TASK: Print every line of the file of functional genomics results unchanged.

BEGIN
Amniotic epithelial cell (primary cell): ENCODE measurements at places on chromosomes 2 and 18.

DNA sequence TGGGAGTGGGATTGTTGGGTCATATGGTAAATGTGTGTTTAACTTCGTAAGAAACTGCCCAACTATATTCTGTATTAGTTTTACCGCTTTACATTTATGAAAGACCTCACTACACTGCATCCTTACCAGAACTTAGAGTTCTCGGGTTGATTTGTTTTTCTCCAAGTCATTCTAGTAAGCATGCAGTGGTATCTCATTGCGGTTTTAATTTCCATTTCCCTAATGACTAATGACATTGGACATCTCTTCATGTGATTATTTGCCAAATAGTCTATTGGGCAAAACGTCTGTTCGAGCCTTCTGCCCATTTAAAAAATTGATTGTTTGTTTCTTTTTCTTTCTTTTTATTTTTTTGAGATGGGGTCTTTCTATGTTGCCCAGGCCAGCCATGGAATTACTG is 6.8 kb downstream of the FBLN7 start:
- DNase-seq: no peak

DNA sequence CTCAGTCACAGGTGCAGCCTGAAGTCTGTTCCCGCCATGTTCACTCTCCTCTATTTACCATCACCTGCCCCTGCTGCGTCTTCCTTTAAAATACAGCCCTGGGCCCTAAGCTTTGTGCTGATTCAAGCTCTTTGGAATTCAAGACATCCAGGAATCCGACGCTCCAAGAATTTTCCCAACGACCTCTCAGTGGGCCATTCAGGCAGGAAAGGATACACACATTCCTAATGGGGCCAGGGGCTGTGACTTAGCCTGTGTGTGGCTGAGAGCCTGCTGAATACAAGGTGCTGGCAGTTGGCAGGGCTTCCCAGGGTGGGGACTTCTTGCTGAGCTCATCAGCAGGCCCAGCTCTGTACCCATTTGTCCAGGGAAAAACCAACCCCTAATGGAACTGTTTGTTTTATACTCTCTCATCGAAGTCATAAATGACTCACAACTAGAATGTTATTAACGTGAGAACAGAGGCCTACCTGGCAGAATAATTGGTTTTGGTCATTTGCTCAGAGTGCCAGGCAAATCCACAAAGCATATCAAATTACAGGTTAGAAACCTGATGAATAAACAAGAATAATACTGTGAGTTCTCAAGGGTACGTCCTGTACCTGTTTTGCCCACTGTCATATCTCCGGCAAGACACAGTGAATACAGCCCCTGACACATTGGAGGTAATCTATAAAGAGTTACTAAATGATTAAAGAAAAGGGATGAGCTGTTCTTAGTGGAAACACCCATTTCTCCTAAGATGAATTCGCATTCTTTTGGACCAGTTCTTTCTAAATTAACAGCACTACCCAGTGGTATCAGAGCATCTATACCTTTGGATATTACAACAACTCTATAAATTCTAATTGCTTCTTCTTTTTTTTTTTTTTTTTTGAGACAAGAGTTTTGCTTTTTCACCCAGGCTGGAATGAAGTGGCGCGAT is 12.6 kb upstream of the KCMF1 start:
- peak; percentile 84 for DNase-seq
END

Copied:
Amniotic epithelial cell (primary cell): ENCODE measurements at places on chromosomes 2 and 18.

DNA sequence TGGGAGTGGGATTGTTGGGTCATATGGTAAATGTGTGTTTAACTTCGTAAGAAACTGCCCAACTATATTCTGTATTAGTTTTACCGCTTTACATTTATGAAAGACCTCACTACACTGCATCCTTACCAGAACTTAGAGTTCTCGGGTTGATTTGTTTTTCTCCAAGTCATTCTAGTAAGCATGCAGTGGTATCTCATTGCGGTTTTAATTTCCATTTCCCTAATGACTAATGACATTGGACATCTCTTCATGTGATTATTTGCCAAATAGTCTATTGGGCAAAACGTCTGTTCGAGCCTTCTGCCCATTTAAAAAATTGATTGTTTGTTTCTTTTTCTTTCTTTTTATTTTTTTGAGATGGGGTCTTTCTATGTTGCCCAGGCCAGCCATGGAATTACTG is 6.8 kb downstream of the FBLN7 start:
- DNase-seq: no peak

DNA sequence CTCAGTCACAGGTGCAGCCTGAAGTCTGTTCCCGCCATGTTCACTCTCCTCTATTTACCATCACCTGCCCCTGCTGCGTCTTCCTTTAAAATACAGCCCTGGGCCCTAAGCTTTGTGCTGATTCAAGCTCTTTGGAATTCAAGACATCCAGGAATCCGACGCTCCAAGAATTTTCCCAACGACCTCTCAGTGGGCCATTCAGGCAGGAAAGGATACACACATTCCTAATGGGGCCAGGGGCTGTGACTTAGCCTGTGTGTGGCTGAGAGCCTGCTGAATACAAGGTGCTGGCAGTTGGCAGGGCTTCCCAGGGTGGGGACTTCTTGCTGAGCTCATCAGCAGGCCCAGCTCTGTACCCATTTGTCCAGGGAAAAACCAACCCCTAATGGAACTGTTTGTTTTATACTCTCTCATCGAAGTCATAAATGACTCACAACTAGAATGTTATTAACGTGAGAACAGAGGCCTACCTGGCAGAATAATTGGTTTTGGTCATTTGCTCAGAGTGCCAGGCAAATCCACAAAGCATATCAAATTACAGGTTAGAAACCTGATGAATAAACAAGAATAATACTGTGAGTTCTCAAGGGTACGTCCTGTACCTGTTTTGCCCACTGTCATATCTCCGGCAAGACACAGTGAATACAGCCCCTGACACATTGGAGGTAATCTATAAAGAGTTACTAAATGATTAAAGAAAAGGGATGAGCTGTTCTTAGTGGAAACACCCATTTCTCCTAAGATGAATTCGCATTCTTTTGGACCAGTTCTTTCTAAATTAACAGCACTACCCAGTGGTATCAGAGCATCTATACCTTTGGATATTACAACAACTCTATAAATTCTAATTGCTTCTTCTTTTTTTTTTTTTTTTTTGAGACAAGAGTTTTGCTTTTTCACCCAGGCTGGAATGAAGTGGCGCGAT is 12.6 kb upstream of the KCMF1 start:
- peak; percentile 84 for DNase-seq